No one wants to be left without coverage these days, right? Doctors understand this very well, and are willing to help even in restricted fashion. See what boundaries get left behind in order to get HMO approval.
If you think the relationships among physicians and insurance companies are driven by respect and friendship, you are utterly wrong. There is quite a tension especially when doctors have to face denials on HMO. The possibility of an HMO denial, which has increased these days. in conjunction with the stress involved around it, forces many doctors to provide not quite relevant information about their patients just to get the needed approval. In case the HMO rejects the patient’s request, the physician can file and appeal to the decision, however the likelihood of an insurance company to change its initial decision is rather low.
Independent studies suggest that doctors are likely to lie about their clients’ actual medical condition in case there is a high probability that the patient will be denied with coverage or his/her condition is severe. The general situation here is the more likely an HMO is to deny coverage with the patient, the more willing a doctor is to change medical records and provide modified information about the patient’s condition. They are even likely to lie in the first place, if they know that the coverage is likely to be denied, in order to avoid the second appeal.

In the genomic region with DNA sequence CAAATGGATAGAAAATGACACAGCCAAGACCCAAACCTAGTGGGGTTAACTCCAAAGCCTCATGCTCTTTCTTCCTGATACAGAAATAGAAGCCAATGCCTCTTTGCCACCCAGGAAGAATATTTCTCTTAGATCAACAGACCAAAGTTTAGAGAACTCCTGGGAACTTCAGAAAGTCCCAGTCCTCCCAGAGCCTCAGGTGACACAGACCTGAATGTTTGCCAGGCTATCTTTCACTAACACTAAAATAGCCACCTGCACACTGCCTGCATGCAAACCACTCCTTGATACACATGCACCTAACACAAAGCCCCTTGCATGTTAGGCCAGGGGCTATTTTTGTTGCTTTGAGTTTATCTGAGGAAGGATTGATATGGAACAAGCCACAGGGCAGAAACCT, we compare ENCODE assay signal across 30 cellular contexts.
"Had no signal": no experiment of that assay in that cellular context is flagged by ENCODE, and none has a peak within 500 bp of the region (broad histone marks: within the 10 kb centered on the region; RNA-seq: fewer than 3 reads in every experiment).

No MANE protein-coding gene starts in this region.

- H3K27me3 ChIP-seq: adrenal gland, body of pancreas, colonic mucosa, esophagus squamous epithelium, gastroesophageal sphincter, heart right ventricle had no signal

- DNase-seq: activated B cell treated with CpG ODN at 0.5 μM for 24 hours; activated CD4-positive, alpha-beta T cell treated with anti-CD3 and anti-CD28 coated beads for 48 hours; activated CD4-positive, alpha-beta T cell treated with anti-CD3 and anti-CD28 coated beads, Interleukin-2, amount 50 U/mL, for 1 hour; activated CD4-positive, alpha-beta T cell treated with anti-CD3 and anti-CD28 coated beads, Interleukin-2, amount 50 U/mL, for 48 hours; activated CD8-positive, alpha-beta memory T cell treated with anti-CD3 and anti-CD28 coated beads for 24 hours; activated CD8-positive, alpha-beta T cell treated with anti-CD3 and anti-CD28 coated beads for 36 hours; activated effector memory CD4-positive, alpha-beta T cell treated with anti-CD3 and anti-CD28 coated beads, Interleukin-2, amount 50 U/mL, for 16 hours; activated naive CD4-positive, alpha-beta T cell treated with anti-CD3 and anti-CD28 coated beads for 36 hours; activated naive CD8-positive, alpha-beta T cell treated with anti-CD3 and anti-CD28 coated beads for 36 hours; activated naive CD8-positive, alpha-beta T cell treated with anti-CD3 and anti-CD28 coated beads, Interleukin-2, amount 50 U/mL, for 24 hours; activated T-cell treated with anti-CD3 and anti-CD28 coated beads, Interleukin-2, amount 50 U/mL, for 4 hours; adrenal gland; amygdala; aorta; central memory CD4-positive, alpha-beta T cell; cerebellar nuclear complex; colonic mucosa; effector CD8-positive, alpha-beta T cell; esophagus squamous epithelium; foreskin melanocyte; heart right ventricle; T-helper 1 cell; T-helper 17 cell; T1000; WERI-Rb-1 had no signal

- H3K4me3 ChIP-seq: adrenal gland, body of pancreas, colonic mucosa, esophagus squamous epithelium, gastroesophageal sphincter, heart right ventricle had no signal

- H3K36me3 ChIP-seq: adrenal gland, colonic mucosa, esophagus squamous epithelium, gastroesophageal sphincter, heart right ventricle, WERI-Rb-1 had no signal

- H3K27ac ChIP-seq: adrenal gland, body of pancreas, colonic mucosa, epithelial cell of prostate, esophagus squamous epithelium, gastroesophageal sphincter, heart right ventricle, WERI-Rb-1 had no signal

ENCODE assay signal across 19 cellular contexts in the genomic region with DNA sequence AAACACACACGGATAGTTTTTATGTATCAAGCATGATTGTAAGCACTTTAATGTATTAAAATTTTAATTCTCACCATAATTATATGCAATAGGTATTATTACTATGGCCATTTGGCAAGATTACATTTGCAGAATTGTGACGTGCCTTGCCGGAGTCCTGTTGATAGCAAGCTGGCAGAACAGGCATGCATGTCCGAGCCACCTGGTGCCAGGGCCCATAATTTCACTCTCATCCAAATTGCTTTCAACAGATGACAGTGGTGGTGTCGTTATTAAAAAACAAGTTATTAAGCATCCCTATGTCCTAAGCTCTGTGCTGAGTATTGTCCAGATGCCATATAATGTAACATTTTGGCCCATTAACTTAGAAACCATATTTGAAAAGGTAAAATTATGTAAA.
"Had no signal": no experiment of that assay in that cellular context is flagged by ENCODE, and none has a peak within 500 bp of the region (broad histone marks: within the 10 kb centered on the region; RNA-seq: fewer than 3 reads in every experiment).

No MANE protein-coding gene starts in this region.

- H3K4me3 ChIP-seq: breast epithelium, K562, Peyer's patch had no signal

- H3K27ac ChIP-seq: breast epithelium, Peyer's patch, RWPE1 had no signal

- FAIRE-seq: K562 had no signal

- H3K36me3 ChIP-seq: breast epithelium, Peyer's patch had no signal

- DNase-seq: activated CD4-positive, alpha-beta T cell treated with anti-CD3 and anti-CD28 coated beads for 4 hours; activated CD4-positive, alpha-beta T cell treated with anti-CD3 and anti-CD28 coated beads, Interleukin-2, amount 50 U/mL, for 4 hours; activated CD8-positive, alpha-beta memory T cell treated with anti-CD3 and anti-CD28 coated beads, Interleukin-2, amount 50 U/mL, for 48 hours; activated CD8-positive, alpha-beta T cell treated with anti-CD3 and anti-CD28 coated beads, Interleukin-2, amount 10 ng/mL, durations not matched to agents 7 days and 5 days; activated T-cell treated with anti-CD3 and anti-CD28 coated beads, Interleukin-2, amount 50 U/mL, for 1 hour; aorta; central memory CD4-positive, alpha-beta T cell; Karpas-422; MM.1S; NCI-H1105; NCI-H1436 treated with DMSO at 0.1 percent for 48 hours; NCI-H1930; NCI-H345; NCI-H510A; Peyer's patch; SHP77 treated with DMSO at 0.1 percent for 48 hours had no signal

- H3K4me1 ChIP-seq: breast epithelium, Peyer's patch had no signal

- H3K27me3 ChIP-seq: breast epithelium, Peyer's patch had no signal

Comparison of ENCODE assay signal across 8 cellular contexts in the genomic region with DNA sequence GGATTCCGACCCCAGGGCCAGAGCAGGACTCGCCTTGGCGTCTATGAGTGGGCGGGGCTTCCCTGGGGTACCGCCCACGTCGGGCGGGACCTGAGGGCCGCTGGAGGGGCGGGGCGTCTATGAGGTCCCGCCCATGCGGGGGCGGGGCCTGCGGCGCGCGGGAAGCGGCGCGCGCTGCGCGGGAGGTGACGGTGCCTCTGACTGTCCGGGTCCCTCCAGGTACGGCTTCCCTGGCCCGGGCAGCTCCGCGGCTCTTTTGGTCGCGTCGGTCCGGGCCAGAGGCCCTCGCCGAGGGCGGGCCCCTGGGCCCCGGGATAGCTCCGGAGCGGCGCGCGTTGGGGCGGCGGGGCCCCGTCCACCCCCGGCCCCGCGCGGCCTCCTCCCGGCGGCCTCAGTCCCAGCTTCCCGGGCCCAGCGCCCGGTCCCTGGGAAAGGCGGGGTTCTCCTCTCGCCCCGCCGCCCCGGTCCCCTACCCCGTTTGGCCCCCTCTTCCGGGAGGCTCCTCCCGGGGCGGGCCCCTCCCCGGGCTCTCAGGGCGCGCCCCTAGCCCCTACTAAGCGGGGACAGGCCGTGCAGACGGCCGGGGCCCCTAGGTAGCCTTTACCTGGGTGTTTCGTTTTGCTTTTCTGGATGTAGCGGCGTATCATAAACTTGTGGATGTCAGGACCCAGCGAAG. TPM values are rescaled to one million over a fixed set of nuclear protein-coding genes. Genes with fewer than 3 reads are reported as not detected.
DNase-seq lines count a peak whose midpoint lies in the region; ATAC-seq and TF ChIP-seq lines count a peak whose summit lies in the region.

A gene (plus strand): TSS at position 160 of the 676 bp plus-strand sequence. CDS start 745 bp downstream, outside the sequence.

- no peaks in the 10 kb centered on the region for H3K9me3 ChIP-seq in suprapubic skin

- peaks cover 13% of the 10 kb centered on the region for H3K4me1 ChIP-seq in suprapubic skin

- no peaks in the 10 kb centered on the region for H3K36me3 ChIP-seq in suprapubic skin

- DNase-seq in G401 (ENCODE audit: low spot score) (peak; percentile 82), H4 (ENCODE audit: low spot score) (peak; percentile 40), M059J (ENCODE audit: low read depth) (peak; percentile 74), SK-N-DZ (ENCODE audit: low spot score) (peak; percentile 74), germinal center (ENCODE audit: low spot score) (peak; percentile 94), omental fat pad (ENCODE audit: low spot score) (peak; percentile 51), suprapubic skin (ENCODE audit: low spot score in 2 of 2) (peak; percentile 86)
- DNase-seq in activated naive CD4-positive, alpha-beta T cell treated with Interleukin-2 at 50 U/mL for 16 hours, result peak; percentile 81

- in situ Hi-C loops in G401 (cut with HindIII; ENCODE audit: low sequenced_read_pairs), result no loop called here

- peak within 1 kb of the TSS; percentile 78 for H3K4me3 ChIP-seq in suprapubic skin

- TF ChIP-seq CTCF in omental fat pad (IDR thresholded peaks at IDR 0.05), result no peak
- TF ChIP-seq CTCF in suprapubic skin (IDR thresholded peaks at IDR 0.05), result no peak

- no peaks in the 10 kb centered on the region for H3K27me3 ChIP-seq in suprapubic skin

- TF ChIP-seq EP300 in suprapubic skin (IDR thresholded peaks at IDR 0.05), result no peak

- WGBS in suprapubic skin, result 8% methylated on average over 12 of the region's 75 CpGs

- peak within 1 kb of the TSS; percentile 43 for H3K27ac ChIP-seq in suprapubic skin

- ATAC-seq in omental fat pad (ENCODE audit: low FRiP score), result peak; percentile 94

The main peril of such a practice, is that such an innocent and white lie will be reflected in the medical record. And if it’s quite positive in the first place, there may be very serious problems when the patient decides to switch doctors or a more serious health problem is developed. Having this in mind, it really looks like doctors helping patients with their lies just in order to get an HMO approval, are actually running them into a much greater risk in the long run, which may have far more serious complications than a denied coverage.
There were many suggestion on how to improve such a situation in a way that would please all the parties involved. But the more you think of it, the better you realize that it’s a matter of collaboration between doctors and insurance companies to provide cheap health insurance to their clients in a relevant and timely fashion. The need in an adequate dialog between HMO’s and doctors will further be a problem as long as there’s not enough cheap health insurance to meet the needs of everyday patients. And it’s hard to define which of the parties is responsible for such a balance disruption, because to seems to be a vicious cycle, threatening all the system in general.
The newly elect President has declared reforming the health insurance system as his priority and it may be the chance the whole system was waiting for. All we are left with is to wait and see, what measures will be undertaken to change such a practice we have become very familiar with these recent years.